Category: Childlessness

I need therapy after group therapy. Or a drink.

Published / by sandymichelet / 3 Comments on I need therapy after group therapy. Or a drink.

There are self help groups for everything so its not a surprise to know there are self help groups for those dealing with infertility. And like other groups, these range from the ridiculous to the downright unhelpful.

It’s hard to put something so basic (like getting pregnant) into words…and it is hard for anyone to give advice if they’ve never walked in someone else’s shoes. I had already talked to people who tried to understand what I was going through.

After googling, talking to therapists, etc I found an infertility support group. I wanted to drink coffee/eat bundt cake while sitting in a circle and hearing about other people’s agony. I wanted to hear the same words come out of other people’s mouths that had been coming out of my mouth for years. I needed that validation that I was not a freak. That I was not losing my mind. And that I. Was. Not. Alone.

The first meeting I attended was at someone’s house…which I kinda appreciated. I didn’t like the idea of being in a clinical setting. (I had been in enough clinical settings….). But I wasn’t sure if I liked the idea of exposing all of my soul to someone on the same couch where they watched Law & Order in pajamas. Not a lot of other options existed, so I headed out my house and drove to someone else’s. Ready to get healed.

When I walked in the door I was most surprised by the large picture of a child in the room. Not really sure what I was expecting…but it actually stopped me in my tracks. I wouldn’t assume if I was going to my first AA meeting that there would be a picture of a bottle of scotch on the registration table. But…I was a group-therapy-virgin. What did I know!? There were a few other people there and we all tried to find a place to sit, while not making eye contact. Before any of us uttered a word we all knew we were in the same boat. We all had high hopes for the group discussion that night….but all had grown accustomed to wanting something and having it ripped from us….so we were all pretty sheepish.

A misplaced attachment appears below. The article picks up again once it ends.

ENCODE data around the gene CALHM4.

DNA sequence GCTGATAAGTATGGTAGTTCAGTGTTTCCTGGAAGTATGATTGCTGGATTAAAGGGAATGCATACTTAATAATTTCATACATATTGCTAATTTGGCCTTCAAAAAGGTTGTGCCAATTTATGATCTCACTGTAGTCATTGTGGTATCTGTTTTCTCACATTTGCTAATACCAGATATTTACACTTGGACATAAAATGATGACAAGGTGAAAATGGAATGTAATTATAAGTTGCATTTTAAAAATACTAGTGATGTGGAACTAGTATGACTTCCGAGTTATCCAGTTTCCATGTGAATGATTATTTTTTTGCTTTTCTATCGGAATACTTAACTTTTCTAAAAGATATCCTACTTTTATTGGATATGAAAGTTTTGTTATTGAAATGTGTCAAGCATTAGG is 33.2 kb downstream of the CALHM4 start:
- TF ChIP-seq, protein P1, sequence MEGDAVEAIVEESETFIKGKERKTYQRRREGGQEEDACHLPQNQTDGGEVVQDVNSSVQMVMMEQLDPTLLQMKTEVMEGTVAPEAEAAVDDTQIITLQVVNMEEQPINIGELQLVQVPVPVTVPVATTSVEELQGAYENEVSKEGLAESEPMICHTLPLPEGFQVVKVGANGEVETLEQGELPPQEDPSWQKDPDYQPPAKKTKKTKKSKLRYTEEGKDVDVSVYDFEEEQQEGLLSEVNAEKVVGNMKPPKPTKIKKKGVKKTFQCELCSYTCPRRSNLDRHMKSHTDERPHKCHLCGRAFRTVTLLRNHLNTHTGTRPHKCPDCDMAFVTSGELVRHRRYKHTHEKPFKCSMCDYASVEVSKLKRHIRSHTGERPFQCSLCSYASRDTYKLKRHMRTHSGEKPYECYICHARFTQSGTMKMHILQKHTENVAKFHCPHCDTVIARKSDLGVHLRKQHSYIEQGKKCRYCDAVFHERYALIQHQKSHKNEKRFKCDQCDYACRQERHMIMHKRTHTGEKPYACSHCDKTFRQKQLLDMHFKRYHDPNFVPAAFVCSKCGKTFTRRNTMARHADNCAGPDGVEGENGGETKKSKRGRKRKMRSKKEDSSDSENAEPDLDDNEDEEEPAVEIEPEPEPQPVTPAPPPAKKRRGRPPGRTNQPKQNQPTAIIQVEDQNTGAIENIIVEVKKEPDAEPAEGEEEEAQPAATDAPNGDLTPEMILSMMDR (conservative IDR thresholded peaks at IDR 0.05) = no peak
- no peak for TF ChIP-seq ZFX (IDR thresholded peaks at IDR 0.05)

The organizer tried to get us to start talking to each other while we waited for others to arrive. Then I saw the coffee cake. SCORE! So…..Yes! There was coffee! Yes! There was some type of snack. Yes! There was a circle! Well…it was furniture-arranged-in-a-kind-of-a-circle-situation that told me the tears would start a’ flowing soon. Kleenex in hand. Check! Comfy chair. Check! Coffee. Check! Let the healing begin!

The organizer sat down and told us her story. I dug my heels in ready to help her cope. And then it ended like all happy stories end…with a baby. For a minute I was really pissed. I was so happy for this stranger when I found out that her agony was finally over…but good gracious. She was talking to a room full of women who were so wired up on hormones, Clomid and disappointment. We were ready and needed to scream, cry and cuss. And now we were instantly made to feel uncomfortable. How in the WORLD could she try to make me feel better!? I blocked out everything she said after that.

We started going around the circle to tell our stories. I had no idea what to say when it was my turn. The woman to my right was next. She was familiar with the group members so had obviously been there before. Well guess what the heck she said. She came to the group that night for the sole purpose of sharing the news that she had just found out she was pregnant. Am I in the twilight zone? Yay for her. Do NOT come to this meeting to tell us that! We have to pretend we are happy for every other pregnant person in the world….at work….at family events….everywhere….and now…again…at this supposedly safe place when we are overflowing with sadness we now each feel the need to muster a squeaky congratulations.

There are a few rules about being a southern woman. Always send thank you notes. Never host a party without a theme and deviled eggs. And always say please, thank you and congratulations. I did my southern-ly duty. Then picked up my purse and headed to the door. Once inside I tried to choke back the tears while trying to not choke on the 2nd piece of coffee cake. Yes. I had two pieces. At this point I had earned it.

It’s gonna take more than wine and soft music

Published / by sandymichelet / 6 Comments on It’s gonna take more than wine and soft music

If you’ve been involved in any type of fertility treatments or know someone who has, then you know that you lose all sense of dignity. The nurses and doctors do what they can to make you feel comfortable at being half dressed constantly…but there is NO way that any of this can be considered ok. It is all wrong.